Watch Ed Sheeran Discuss “Thinking Out Loud” Copyright Trial on CBS Sunday Morning


Ed Sheeran smiling

Ed Sheeran (Photo courtesy of CBS).

Watch Ed Sheeran Discuss “Thinking Out Loud” Copyright Trial on CBS Sunday Morning

“You can only get caught out if you’ve done something wrong, and I have not done something wrong,” Sheeran said of his recent victory in court

Ed Sheeran recently appeared on the CBS Sunday Morning program to promote his new album—and discuss the recent resolution of the copyright lawsuit over his 2014 song “Thinking Out Loud.” In an interview with Seth Doane, Sheeran discussed the case, his new album, his body image, and more. Check it out below.

Doane commenced the interview by asking Sheeran how it felt to endure the lawsuit. “I just think it comes with the territory,” Sheeran said. He later added: “There’s like four chords that get used in pop songs. And if you just think mathematically the likelihood of this song having the same chords as this song—there’s multiple, multiple songs—it’s all the same four chords … you are going to get this with every single pop song from now on. Unless it just stops, which I don’t think it does because it’s a big money business to take things to court. But you can only get caught out if you’ve done something wrong, and I have not done something wrong. I used four chords that are very common cords to use.”

Elsewhere in the interview, Sheeran discussed his new album, a new Disney+ docuseries about him titled The Sum of It All, and recent personal struggles including a friend’s death and his wife’s health issues. When Doane asked Sheeran about lyrics that seem to point to being uncomfortable in his own skin, Sheeran responded: “Yeah. But that’s the human. You’re talking to the artist right now,” Sheeran said. “The artist who can stand on stage in front of 110,000 people in Melbourne is not the same person that has anxiety and insecurity and depression.”

Doane also asked Sheeran how much he cares about what is written about his music. “I used to care a lot,” Sheeran said, “because I spent my whole life trying to become successful.” He continued: “But you’re not always going to be everything to everyone. Like I’ve never really been a critical darling, but I don’t know, I think it’s more challenging to write pop music than any other kind of music.”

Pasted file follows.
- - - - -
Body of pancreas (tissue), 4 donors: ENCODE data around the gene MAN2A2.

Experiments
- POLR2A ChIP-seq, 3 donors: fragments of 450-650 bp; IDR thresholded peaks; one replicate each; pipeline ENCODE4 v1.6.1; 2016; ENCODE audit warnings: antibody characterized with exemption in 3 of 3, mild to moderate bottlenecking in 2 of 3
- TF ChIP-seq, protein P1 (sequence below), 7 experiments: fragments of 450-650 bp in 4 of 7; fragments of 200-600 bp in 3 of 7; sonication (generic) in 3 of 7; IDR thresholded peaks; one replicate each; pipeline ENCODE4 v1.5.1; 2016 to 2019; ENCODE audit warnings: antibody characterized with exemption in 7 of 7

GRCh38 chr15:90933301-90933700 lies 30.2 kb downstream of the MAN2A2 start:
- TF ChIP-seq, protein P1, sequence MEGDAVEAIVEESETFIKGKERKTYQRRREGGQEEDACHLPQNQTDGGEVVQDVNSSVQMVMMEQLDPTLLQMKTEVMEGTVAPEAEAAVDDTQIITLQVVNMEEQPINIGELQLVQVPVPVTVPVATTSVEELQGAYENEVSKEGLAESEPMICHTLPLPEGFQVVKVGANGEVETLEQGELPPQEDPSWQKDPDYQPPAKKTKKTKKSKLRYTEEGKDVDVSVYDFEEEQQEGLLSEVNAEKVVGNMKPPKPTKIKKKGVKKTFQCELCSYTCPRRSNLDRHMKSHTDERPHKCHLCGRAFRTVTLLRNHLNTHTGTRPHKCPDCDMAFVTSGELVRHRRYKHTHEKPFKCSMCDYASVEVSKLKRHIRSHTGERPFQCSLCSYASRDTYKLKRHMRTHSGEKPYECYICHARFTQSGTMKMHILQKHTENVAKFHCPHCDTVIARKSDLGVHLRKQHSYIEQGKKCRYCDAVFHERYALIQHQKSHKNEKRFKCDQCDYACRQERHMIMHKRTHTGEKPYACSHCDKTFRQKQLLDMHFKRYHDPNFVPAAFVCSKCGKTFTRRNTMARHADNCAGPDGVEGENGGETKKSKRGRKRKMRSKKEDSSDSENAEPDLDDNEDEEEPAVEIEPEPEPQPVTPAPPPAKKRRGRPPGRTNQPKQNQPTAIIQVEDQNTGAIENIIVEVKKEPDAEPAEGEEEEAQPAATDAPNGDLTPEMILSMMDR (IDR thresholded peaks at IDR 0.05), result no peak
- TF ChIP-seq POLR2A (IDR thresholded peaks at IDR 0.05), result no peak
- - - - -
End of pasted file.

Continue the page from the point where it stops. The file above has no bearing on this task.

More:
The “Thinking Out Loud” lawsuit was first filed in 2016 by the family of Ed Townsend, Marvin Gaye’s co-writer on “Let’s Get It On,” shortly after the judgement in the Gaye estate’s suit against Pharrell and Robin Thicke over “Blurred Lines.” The plaintiffs alleged Sheeran plagiarized elements of “Let’s Get It On” for “Thinking Out Loud.” The trial date was delayed in 2019 when a Manhattan district judge in order to wait for results in a similar copyright case involving Led Zeppelin’s “Stairway to Heaven.” Led Zeppelin ultimately won their case, in which the judge ruled that plaintiffs must prove that a work is “virtually identical” to their own in order to prove infringement.

In 2016 Sheeran was sued by two songwriters who accused him of copying parts of one of their songs for his song “Photograph.” In 2017 he settled the lawsuit and credited Harrington and Leonard as co-writers. Just last year Sheeran successfully defeated allegations of plagiarism involving his song “Shape of You.”

Read “Ed Sheeran Finally Seems Useful” on the Pitch.

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